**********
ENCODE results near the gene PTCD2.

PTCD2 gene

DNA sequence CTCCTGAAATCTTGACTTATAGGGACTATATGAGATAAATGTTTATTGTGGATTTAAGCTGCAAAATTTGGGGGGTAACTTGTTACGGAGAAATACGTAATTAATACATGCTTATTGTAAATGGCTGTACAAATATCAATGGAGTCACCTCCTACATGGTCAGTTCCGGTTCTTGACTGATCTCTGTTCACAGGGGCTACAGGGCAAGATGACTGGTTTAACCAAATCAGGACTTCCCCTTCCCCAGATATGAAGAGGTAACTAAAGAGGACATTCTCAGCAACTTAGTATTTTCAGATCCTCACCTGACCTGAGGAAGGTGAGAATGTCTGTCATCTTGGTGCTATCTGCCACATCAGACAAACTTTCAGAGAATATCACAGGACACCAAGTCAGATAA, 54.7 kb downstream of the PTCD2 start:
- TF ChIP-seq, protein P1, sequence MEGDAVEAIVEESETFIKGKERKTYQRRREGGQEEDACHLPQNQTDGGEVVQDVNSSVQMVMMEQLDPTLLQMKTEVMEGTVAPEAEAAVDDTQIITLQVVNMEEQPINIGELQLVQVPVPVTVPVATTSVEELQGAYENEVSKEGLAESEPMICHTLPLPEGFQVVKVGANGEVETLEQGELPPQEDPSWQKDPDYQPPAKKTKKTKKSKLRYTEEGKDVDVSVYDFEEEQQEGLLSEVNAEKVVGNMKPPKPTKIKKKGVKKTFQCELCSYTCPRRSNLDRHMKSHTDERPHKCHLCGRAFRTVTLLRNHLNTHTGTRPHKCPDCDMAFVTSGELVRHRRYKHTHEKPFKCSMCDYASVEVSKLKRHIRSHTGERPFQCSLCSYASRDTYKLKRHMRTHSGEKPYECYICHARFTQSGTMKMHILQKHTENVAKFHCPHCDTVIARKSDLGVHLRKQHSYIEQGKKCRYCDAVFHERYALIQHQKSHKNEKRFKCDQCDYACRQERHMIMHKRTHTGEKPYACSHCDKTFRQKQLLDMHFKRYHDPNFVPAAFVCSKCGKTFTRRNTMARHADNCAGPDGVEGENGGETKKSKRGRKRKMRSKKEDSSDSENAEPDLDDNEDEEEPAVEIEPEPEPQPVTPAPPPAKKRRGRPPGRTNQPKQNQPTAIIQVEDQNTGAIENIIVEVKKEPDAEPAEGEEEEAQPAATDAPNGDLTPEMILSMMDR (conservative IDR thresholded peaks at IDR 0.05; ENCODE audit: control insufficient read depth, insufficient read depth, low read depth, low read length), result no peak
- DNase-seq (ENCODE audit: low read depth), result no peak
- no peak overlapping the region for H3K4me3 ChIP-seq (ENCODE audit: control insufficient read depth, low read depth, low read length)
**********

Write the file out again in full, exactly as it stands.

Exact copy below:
ENCODE results near the gene PTCD2.

PTCD2 gene

DNA sequence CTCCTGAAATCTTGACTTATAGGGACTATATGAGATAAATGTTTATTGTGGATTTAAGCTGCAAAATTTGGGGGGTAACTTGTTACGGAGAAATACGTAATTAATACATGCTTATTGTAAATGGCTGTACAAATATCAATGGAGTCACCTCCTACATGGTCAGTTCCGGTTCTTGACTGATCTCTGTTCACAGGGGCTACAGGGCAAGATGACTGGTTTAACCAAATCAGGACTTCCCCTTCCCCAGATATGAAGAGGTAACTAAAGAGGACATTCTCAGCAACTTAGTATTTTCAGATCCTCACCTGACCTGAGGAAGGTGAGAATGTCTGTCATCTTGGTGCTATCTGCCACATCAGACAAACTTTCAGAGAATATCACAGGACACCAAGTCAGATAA, 54.7 kb downstream of the PTCD2 start:
- TF ChIP-seq, protein P1, sequence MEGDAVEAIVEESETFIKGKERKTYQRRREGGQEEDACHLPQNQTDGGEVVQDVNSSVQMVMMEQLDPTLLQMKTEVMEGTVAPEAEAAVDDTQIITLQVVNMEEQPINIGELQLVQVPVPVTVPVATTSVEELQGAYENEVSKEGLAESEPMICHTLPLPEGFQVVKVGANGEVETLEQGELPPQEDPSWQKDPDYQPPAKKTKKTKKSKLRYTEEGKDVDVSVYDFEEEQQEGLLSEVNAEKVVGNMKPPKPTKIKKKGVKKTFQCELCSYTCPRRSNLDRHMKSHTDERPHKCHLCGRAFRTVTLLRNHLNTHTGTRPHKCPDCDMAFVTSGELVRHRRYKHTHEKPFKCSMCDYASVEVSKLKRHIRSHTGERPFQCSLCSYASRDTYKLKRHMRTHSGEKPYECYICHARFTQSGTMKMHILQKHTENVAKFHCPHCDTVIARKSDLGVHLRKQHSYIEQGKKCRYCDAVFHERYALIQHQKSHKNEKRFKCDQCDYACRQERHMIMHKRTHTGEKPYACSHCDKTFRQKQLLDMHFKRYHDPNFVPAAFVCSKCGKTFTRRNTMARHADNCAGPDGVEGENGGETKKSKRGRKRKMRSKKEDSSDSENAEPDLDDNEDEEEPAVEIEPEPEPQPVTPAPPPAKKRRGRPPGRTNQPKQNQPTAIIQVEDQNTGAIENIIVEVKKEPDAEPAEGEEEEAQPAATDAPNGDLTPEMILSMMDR (conservative IDR thresholded peaks at IDR 0.05; ENCODE audit: control insufficient read depth, insufficient read depth, low read depth, low read length), result no peak
- DNase-seq (ENCODE audit: low read depth), result no peak
- no peak overlapping the region for H3K4me3 ChIP-seq (ENCODE audit: control insufficient read depth, low read depth, low read length)